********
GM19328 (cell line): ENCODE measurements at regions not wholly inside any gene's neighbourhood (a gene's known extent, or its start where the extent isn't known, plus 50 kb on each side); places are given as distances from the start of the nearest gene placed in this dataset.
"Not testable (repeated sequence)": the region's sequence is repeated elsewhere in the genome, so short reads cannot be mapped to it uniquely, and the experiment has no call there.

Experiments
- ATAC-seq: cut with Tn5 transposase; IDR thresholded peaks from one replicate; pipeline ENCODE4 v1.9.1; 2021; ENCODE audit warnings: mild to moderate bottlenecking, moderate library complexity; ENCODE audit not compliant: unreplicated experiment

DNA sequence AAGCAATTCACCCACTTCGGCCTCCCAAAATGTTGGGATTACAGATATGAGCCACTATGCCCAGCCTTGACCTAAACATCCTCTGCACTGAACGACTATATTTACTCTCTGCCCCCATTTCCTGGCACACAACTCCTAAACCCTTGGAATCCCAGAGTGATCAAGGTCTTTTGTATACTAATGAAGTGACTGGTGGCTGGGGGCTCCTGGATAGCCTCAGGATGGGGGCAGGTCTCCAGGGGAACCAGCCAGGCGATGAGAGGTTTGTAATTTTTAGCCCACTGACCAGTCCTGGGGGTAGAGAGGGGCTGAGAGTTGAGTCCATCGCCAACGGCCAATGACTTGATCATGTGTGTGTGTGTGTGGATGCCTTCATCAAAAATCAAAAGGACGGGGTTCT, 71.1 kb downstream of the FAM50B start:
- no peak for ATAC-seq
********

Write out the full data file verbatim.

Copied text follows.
GM19328 (cell line): ENCODE measurements at regions not wholly inside any gene's neighbourhood (a gene's known extent, or its start where the extent isn't known, plus 50 kb on each side); places are given as distances from the start of the nearest gene placed in this dataset.
"Not testable (repeated sequence)": the region's sequence is repeated elsewhere in the genome, so short reads cannot be mapped to it uniquely, and the experiment has no call there.

Experiments
- ATAC-seq: cut with Tn5 transposase; IDR thresholded peaks from one replicate; pipeline ENCODE4 v1.9.1; 2021; ENCODE audit warnings: mild to moderate bottlenecking, moderate library complexity; ENCODE audit not compliant: unreplicated experiment

DNA sequence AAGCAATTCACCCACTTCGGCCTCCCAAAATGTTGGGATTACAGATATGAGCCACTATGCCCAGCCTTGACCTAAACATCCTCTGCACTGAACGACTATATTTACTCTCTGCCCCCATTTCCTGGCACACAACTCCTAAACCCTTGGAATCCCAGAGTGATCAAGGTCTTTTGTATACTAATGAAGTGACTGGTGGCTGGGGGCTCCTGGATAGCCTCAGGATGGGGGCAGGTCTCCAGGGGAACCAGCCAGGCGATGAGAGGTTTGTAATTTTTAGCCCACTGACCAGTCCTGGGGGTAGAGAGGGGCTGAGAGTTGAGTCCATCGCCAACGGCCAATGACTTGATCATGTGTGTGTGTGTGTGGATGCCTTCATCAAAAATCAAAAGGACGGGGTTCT, 71.1 kb downstream of the FAM50B start:
- no peak for ATAC-seq